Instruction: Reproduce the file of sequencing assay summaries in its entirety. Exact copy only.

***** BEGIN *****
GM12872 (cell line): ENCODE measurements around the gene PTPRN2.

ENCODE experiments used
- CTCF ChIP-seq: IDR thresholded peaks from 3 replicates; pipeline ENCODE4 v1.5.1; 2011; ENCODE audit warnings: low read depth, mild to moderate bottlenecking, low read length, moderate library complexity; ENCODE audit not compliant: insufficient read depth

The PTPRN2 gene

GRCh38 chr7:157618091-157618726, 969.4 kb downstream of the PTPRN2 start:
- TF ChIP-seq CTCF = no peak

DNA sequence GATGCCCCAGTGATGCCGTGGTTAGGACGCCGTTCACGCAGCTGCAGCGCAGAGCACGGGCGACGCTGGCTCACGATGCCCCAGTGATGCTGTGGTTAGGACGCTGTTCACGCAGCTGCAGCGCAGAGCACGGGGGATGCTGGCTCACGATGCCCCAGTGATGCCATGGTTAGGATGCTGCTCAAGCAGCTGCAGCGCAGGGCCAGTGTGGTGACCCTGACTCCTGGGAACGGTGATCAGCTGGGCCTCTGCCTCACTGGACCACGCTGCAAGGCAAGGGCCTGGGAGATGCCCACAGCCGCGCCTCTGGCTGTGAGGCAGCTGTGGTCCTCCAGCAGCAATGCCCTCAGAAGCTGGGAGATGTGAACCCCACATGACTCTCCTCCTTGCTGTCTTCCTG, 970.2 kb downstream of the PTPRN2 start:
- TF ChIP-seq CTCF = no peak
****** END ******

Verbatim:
GM12872 (cell line): ENCODE measurements around the gene PTPRN2.

ENCODE experiments used
- CTCF ChIP-seq: IDR thresholded peaks from 3 replicates; pipeline ENCODE4 v1.5.1; 2011; ENCODE audit warnings: low read depth, mild to moderate bottlenecking, low read length, moderate library complexity; ENCODE audit not compliant: insufficient read depth

The PTPRN2 gene

GRCh38 chr7:157618091-157618726, 969.4 kb downstream of the PTPRN2 start:
- TF ChIP-seq CTCF = no peak

DNA sequence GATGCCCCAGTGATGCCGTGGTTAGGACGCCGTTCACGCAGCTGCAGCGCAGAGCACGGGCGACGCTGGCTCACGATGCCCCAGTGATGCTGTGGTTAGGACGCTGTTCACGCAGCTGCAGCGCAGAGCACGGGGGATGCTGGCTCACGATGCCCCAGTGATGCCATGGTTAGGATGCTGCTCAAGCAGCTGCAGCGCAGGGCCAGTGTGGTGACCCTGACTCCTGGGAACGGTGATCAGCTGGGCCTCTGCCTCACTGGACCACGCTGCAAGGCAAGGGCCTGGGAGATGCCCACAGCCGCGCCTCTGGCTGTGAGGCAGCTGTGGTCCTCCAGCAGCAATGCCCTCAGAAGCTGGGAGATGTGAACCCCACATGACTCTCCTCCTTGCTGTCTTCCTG, 970.2 kb downstream of the PTPRN2 start:
- TF ChIP-seq CTCF = no peak